“The women would have their tea at six o’clock and she would be able to get away before seven. From Ballsbridge to the Pillar, twenty minutes; from the Pillar to Drumcondra, twenty minutes; and twenty minutes to buy the things. She would be there before eight” (100).
It’s Hallow Eve at the end of October, and in Dublin it would already be dark when Maria embarks on her journey, and she is eager to reach her family before she misses the festivities already under way. The darkness, combined with her age and the time it would take to walk are all possible factors in her decision to take the tram rather than walk like so many other characters do in Dubliners. The young boys in the childhood story “An Encounter” walk 4.6 km, a similar distance to Maria’s 4.5 km, but they spend most of the morning and afternoon doing so. And Lenehan in the adolescence story “Two Gallants,” covers 8.4 km (5.25 mi.) on foot while waiting for Corley to coax a coin out of his girl. Maria, a middle-aged woman with a clear destination, on the other hand, plans her route with efficiency. Indeed, the maturity section brings with it characters who travel, in general, more efficiently, and only walk when they want to think or drink. Whereas Maria’s maturity-story counterpart Farrington covers the same amount of ground in his story that she does in hers, his route spans several hours, is broken up by stop-ins at pubs, and concludes with, incidentally, a ride home on the Ballsbridge tram line, though his is in the opposite direction and he disembarks before reaching Ballsbridge. Little Chandler also walks in “A Little Cloud,” but his destination is only 1.5 km from his starting point, and he indulges a contemplative revery every step of the way. James Duffy walks to think through the shock of Emily Sinico’s death, not to get from one geographical point to another.
Maria’s efficient route turns out to have its own contradictions and symbolic problems, however.
The first leg, the walk to the tram along the “streets…shining with rain” (101) and the tram “[f]rom Ballsbridge to the Pillar, twenty minutes” is rather uneventful. She spends the twenty-minute ride rather awkwardly on display, though, since “[t]he tram was full and she had to sit on the little stool at the end of the car, facing all the people, with her toes barely touching the floor” (102). During the ride, she feels appreciative that she is independent and has her own money.
The second phase of the journey introduces an interesting visual parallel to the themes and motifs of Christianity apparent throughout the rest of the text. (In the beginning we learn Maria, a Catholic, works among Protestants; and at the end, Maria chooses the prayer book in a game she plays, signifying that she will “enter a convent before the year [is] out” .) When Maria (a name invoking both the virgin Mary and Mary Magdalene) exits the tram at Nelson’s Pillar in Sackville (now O’Connell) Street, she first heads east along Talbot Street to Downes’s cakeshop. As efficient with money as she is with time, she is careful not to waste a cent on cakes without enough icing, and since Downes’s doesn’t meet her icing standards, she doubles back and crosses Sackville Street heading west to a shop in Henry Street. After purchasing sufficient plumcake, she boards another tram back at the Pillar and continues northward toward Drumcondra. When viewed on the map, her movements form the shape of a cross:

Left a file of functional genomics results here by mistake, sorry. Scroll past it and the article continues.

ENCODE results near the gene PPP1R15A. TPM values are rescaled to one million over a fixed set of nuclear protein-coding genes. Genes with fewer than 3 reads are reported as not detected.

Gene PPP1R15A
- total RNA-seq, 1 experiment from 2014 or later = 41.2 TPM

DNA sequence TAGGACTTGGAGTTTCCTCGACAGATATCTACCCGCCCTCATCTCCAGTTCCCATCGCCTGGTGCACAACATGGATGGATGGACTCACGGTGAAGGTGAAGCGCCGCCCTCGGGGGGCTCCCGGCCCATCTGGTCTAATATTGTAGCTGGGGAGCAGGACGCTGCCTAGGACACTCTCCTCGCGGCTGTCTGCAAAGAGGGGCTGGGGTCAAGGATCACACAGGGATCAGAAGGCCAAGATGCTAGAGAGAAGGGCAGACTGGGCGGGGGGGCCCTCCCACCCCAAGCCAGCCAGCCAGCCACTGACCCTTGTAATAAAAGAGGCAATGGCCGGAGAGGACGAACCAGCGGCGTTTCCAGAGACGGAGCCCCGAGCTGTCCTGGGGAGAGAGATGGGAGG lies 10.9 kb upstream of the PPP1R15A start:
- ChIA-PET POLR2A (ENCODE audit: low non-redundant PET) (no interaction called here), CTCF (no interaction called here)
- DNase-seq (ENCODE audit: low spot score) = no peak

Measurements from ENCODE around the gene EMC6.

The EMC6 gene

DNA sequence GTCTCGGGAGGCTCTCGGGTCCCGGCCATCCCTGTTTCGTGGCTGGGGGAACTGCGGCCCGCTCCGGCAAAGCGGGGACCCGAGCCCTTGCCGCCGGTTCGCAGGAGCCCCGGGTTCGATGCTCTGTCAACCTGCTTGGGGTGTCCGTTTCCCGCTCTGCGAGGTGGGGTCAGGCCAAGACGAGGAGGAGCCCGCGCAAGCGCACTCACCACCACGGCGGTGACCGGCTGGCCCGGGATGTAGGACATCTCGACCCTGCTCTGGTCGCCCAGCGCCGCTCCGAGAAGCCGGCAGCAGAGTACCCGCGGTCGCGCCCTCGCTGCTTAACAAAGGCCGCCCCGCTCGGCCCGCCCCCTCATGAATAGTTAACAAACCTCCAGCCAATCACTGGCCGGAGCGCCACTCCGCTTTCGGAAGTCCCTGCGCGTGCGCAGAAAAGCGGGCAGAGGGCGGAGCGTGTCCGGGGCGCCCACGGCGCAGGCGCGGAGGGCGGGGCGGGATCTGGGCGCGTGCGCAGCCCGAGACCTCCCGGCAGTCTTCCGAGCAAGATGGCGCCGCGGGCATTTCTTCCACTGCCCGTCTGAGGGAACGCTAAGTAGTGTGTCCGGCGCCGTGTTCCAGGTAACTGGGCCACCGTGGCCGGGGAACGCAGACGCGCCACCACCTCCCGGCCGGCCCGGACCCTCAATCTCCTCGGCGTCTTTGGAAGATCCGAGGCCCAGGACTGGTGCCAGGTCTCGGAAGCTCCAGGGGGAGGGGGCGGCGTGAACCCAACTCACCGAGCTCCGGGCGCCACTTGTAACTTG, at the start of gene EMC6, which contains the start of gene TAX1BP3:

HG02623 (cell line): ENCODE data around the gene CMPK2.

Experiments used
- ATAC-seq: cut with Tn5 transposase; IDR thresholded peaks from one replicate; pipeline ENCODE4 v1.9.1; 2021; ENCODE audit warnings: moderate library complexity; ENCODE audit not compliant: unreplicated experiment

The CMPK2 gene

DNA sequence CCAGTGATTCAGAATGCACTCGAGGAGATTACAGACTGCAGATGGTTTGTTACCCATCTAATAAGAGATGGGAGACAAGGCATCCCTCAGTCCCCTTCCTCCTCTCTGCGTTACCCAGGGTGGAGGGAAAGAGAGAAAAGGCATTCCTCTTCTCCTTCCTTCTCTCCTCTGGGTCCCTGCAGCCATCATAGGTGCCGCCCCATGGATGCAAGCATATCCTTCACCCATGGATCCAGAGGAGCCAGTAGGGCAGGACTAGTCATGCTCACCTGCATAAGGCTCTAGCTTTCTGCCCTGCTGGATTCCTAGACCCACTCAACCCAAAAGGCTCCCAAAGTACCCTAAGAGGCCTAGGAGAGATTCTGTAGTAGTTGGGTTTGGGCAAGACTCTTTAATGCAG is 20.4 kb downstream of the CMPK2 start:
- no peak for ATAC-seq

“[F]rom the Pillar to Drumcondra” finalizes the trinity of phases within Maria’s route. If the first phase highlighted her pride in financial independece, and the second emphasized her efficiency with financial transactions, the third proves it all futile. Though she starts the ride thinking she will have to stand due to the crowd, she is quickly offered a seat by “a colonel-looking gentleman” who is “very nice with her” (102-103). Once she reaches the house, though, she realizes she has left the icing-slathered plumcake on the tram because of “how confused the gentleman with the greyish mustache had made her” (103). Was it her distraction with the man and lack of financial focus, the disruption of the economic trinity organized by the phases of her trip, that caused this failing? What are the connections between Christianity and economics and efficiency in “Clay?”
Maria initially chooses the clay in the game at the end of the story, but the children are scolded for even making clay an option because it means death, and Maria re-chooses the prayer book. Instead of death, the real outcome, she gets a life devoted to Christ. Which one is real? Which is better? Maria has financial independence and the freedom to buy cakes in any cakeshop she wants. But were she married to a man, like the one in the tram, who distracts her from her material possessions, her earth, her clay, she would have a life devoted to a husband. Which one is real? Which is better?